So where did it happen? And who was broadcasting the lethal warning?

If you guess that, perhaps, the message came from SS troops in a Russian shtetl in the summer of 1942 you would be wrong .

The warning came from the Israeli army on 29 October 2015, and the targets of the message were Palestinians in the Aida Refugee Camp, where youths had been throwing rocks at Israeli troops.

The stunning images are featured in the final seconds of the latest edition of Empire Files, Abby Martin’s show for Telesur English, featuring an interview with Max Blumenthal on the reason for rising Palestinian resistance in Israel and the lands under its occupation.

What is most chilling are the members of the rising Israeli neofascist Right, including a Minister of Justice who has openly called for genocide of Palestinians.

From Empire Files:

Max Blumenthal: Palestine’s Rebellion, Israel’s Fascism

Program notes:

Abby Martin interviews journalist and author Max Blumenthal on the current situation in Palestine and the Israeli occupation. This episode covers what is behind today’s rebellion, the rising dominance of far-right, ultra-racist ideology in Israel, eye-witness accounts of the aftermath of the Gaza war, and the Israeli government’s fear of Palestinian resistance.

Max Blumenthal is an award-winning journalist and author of the New York Times Best Seller “Goliath: Life and Loathing in Greater Israel”, and the recently-published “The 51 Day War: Ruin and Resistance in Gaza.”

Allen Dulles, America’s murderous spymaster

David Talbot is a veteran San Francisco journalist who founded Salon, served as a senior editor at Mother Jones and feature editor for the San Francisco Examiner. He’s written to the New Yorker, Rolling Stone, Time, and The Guardian, among others, and written four major books.

His latest book, The Devil’s Chessboard, focuses on one of the darkest figures of 20th Century American history, former Director of Central Intelligence Allen Dulles,

Aaron Wiener of Mother Jones offers a concise synopsis:

Talbot offers a portrait of a black-and-white Cold War-era world full of spy games and nuclear brinkmanship, in which everyone is either a good guy or a bad guy. Dulles—who deceived American elected leaders and overthrew foreign ones, who backed ex-Nazis and thwarted left-leaning democrats—falls firmly in the latter camp.

Dulles killed with impunity, sending his officers and agents out to plot, overthrow, and murder politicians and activists in other lands who failed to hew the Washington line.

And it’s an open question as to whether or not he did the same thing much closer to home.

Perhaps the most controversial claim Talbot makes is one long familiar to esnl, namely that Allen Dulles, fired from his post by President John Kennedy after the failure of the Bay of Pigs, the CIA-planned invasion of Cuba in 1961, played a direct role in Kennedy’s assassination two years later.

Before you dismiss the contention out of hand, esnl heard similar allegations from two sources in the intelligence community more than thirty years ago, and absent convincing evidence to the contrary, Talbot’s contention is certainly well within the realm of possibility.

With that, here’s an extended interview with Talbot by RT America’s Alexey Yaroshevsky:

‘Allen Dulles did whatever he wanted to do,’ whether presidents knew or not – David Talbot

Program notes:

The Devil’s Chessboard, author David Talbot’s new book, presents new insights into the activities of CIA head Allen Dulles during the 1950s. New findings include US Intelligence’s cooperation with Nazis during WWII, CIA targeting of governments such as the Congo, Guatemala, Iran and even allied governments like France. Talbot discusses his book with RT’s Alexey Yaroshevsky in this extended interview.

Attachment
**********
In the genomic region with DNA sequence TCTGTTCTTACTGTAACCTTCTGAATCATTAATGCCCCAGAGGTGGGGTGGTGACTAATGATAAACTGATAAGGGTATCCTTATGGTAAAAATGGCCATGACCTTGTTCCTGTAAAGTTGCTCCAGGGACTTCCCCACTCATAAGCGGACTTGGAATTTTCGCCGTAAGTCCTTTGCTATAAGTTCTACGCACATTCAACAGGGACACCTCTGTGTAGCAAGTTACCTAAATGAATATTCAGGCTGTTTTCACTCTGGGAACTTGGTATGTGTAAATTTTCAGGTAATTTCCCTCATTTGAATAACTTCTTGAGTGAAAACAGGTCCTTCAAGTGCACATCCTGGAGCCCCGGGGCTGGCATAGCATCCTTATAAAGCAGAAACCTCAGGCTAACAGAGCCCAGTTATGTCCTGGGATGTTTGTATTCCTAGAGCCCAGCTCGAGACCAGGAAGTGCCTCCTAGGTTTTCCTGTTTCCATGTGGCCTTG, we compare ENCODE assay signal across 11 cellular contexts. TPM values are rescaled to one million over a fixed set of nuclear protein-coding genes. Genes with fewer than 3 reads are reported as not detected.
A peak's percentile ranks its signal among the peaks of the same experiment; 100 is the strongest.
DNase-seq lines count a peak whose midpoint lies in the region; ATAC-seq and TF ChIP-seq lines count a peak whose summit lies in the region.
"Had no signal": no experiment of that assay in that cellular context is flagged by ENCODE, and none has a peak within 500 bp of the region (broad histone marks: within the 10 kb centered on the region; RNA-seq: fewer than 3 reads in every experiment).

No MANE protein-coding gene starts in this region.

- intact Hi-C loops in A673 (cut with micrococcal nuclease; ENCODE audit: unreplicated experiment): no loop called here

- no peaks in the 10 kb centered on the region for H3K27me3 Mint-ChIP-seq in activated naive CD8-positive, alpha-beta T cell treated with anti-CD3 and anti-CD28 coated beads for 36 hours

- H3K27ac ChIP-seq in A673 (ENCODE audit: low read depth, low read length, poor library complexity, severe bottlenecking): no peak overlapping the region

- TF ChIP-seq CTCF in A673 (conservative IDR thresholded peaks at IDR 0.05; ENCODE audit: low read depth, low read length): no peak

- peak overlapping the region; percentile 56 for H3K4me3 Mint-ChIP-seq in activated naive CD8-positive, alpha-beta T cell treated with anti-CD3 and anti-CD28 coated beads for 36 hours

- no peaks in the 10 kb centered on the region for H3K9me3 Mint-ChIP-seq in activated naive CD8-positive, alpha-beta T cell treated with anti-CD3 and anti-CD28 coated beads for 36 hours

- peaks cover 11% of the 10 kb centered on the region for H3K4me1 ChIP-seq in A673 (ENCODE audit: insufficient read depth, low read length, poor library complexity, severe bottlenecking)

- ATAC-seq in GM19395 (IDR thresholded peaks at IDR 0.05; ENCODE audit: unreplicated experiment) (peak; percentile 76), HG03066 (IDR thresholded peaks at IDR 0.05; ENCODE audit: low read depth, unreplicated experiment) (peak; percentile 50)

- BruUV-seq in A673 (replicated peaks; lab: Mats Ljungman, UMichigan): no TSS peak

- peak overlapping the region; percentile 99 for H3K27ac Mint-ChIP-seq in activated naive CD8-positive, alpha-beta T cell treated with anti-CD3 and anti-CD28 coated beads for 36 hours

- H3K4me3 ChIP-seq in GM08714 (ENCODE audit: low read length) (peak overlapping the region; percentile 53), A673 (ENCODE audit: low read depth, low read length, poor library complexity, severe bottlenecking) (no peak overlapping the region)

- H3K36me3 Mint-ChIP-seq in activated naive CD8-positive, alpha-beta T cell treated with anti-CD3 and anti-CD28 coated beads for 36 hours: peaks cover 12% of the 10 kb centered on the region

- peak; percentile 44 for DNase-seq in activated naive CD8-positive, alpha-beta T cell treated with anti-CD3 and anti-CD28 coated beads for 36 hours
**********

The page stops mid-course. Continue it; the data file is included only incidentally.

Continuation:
Map of the day: Caution, spooks at work

From the US Forum on Combating Globalization:

BLOG Spooks

Abby Martin on U.S. press subservience to Israel

No other foreign power exercises so tight a hold on American news media as does Israel, as we have learned firsthand [and previously].

So we were pleased to see that Abby Martin has devoted the latest edition of her Telesur English series the Empire Files to a look at how the media spins the conflict between the Israeli government and the Palestinian people.

From the Empire Files:

The Distortion & Death Behind Israel/Palestine Coverage

Program notes:

A crisis in Palestine is again all over the headlines. From stabbings and Molotov cocktails, to killing of protesters and anti-Arab lynch mobs — how much of the mass media coverage can we really trust?

Abby Martin takes a look at how the so-called “Israel-Palestine conflict” has been covered by the mainstream press during the last crisis in the region, and the variety of tactics employed by the state of Israel to control the narrative: from its Hasbara propaganda machine, to outright killing of journalists.

Featuring interviews with Dan Cohen (@DanCohen3000), investigative journalist who just returned from 7 months of reporting from Gaza and the West Bank, and Rania Khalek (@RaniaKhelek) writer and editor with Electronic Intifada.

Technoparasites: We paid, they profit

The “innovative” corporations so admired by neoliberal capitalism and its cheerleaders in the Forth Estate are innovators, but not so much of technology but of ways to package it, then in using some of the profits they’ve made off taxpayer-funded research into changing laws to make ever more profits while those who paid for all that research are driven deeper into economic despair.

If you consider all that a bit harsh, then pay close attention to the dissection of an iPhone during the first part of this latest documentary from the Dutch public television documentary series VPRO Backlight:

VPRO Backlight: The Smart State

Program notes:

We think new technology is developed by hip companies like Google and Apple. But is this true? VPRO Backlight explores the innovation climate in Europe, to find out what role governments and the private sector play in this. Who finances the development, and who profits from it?